(Last Updated on : 29/08/2013)
Performance in Indian music follows certain set movements. The musicians first acknowledge the audience usually with a traditional namaste, and then move on to checking and tuning their instruments. The ensemble in a given scenario varies according to the kind of music to be performed. As regards the seating arrangement of the entire ensemble, the soloist is at the centre-stage, and this can be either the soloist or the vocalist. The composition of the rest of the ensemble depends on the kind of music that is to be performed. However, certain features remain constant. A melody-producing soloist is joined by some drone-producing instruments and by one or more percussion instruments. Most of the times, there is also a second melody-producing instrument, which supports the soloist. In case of Hindustani vocal music, this translates into a sarangi
and sarangi and harmonium
. In the Hindustani instrumental ensembles, the shehnai
group frequently includes a second melody- producing shehnai, which supports the soloist. Similarly, the vocal performances in Carnatic music include a supporting vocalist. In the case of Hindustani Dhrupad
, where there is no accompanying melodic instrument, it is common for two singers to perform together and share the solo. This can happen with khayal and thumri as well. The solo-sharing role for melody making in the North is also found in frequent instrumental jugalbandi performances, such as sitar-sarod
, sarod-violin, and sitar-surbahar
(a large sitar). The performance practice remains the same: one line of melody at a time.
In the south, ensembles are rather flexible where their choice of instruments for fulfilling traditional roles is concerned. However, their roles remain clear. A flute solo may be accompanied by the mridanga alone, or by the mridanga together with the ghatam
or kanjira, or by one of the latter without the mridanga. For the purposes of melodic support, the flute may be joined by a violin or by another flute. The same type of flexibility is found also with veena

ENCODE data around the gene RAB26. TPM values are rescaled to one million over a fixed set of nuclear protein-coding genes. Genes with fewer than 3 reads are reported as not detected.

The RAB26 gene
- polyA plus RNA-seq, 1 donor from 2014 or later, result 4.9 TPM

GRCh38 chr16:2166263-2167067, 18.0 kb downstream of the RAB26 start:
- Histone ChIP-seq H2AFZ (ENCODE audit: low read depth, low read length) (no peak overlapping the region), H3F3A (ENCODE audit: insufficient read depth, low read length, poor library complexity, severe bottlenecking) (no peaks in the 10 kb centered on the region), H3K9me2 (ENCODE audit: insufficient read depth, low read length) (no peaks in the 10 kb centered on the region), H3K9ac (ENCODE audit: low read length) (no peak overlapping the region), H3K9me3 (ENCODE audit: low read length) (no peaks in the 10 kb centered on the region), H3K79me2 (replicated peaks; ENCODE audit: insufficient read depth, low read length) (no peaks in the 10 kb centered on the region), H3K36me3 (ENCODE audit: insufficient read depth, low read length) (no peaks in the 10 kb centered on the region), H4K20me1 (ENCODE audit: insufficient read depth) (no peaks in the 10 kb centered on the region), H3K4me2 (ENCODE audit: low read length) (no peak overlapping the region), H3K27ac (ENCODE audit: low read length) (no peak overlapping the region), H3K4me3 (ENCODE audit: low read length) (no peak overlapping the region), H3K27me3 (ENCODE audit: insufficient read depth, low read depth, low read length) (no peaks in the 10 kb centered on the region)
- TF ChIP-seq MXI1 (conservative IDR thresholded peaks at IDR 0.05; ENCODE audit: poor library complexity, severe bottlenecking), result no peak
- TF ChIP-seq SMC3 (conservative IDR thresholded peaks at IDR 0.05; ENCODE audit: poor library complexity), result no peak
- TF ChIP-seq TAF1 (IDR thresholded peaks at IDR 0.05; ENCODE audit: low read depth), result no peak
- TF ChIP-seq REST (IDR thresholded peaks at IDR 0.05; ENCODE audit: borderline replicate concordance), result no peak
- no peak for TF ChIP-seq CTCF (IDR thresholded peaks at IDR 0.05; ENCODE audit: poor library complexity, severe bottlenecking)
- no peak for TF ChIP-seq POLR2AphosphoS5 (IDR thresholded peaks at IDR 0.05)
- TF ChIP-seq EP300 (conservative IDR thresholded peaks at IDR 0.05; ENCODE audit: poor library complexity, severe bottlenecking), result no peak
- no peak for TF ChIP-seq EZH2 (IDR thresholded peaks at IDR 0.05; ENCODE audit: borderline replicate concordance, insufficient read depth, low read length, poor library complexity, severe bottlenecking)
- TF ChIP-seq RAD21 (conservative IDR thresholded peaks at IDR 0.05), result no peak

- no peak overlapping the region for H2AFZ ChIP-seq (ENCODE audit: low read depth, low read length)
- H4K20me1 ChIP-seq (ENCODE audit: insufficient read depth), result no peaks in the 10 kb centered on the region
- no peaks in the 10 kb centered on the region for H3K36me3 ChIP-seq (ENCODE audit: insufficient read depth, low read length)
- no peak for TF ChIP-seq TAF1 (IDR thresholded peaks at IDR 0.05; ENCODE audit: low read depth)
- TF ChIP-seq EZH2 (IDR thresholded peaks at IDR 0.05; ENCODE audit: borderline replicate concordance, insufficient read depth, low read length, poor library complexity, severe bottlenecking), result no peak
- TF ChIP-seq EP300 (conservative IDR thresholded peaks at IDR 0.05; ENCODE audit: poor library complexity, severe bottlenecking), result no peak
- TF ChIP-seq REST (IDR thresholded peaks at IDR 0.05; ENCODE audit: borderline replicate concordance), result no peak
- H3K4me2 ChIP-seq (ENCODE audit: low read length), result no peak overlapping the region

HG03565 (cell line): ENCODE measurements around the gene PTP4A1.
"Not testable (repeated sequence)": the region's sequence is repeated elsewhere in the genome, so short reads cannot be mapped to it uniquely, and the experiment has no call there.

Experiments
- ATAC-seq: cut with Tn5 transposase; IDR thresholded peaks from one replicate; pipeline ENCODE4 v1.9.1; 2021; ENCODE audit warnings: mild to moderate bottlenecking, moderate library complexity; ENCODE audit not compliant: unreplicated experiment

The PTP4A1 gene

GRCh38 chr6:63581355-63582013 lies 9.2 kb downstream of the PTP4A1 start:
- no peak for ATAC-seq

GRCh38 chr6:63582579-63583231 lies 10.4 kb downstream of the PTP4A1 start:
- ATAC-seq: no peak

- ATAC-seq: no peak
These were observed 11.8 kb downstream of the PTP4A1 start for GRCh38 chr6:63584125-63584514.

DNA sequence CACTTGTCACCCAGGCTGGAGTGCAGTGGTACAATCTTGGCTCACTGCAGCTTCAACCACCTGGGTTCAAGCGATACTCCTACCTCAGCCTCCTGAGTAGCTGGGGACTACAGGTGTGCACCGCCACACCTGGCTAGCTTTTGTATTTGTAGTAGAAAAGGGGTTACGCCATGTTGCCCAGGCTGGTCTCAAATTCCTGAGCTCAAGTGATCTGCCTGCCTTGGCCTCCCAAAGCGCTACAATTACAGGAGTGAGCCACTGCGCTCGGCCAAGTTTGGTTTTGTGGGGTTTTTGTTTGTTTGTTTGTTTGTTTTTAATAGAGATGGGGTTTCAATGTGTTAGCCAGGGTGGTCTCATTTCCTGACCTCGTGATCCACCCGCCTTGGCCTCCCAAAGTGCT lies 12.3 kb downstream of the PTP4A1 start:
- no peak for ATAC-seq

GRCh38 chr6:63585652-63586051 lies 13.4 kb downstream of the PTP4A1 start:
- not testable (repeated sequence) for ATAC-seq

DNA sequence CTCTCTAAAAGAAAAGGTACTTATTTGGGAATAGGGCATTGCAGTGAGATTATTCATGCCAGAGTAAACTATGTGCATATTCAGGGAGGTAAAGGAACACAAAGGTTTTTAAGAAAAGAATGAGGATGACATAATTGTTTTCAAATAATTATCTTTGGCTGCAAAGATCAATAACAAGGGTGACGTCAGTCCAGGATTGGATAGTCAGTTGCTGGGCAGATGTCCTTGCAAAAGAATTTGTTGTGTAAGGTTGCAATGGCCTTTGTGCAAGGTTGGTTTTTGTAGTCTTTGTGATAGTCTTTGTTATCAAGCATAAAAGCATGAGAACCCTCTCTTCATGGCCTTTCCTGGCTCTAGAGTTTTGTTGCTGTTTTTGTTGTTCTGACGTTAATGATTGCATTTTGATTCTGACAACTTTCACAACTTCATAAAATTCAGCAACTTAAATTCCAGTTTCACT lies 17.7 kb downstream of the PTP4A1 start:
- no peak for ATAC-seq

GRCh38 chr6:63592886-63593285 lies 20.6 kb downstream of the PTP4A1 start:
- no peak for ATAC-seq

, violin, and especially vocal-solo ensembles. The role of the supporting melodic instrument is one of partnership with the soloist.
In the case of North Indian ensembles however, the musical roles of the respective instruments differ with the performance genre. For instance, the drum is given different roles in vocal genres. In the case of Dhrupad, the pakhavaj player tries to match the rhythm of the song in a supportive partnership. In Khayal, the drummer functions as a timekeeper. He is supposed to repeat the theka of the particular tala again and again. This same role is also maintained in gayaki-style instrumental performances. In thumri
, the drumming is less restricted in that the laggi section gives the drummer a chance to play in the spotlight. Only in the case of a solo Hindustani instrumental performance does he participate in a kind of partnership with the melody-producing soloist.
In Hindustani ensembles, the role of accompanying stringed instrument is more constant. The role of the sarangi (and harmonium) is to shadow and thus support the melody of the soloist. The sarangi is used precisely because it is deemed most suitable for imitating the display of virtuosity, even the tonal quality, of a voice. Onstage, the tambura player just keeps plucking, keeping the drone steady. He too, will respond to a finely turned phrase. The accompanying stringed instruments join the soloist right from the beginning. When the drummer is not playing in the un-metered portions of a performance, he will also listen attentively; the soloist looks for his responses.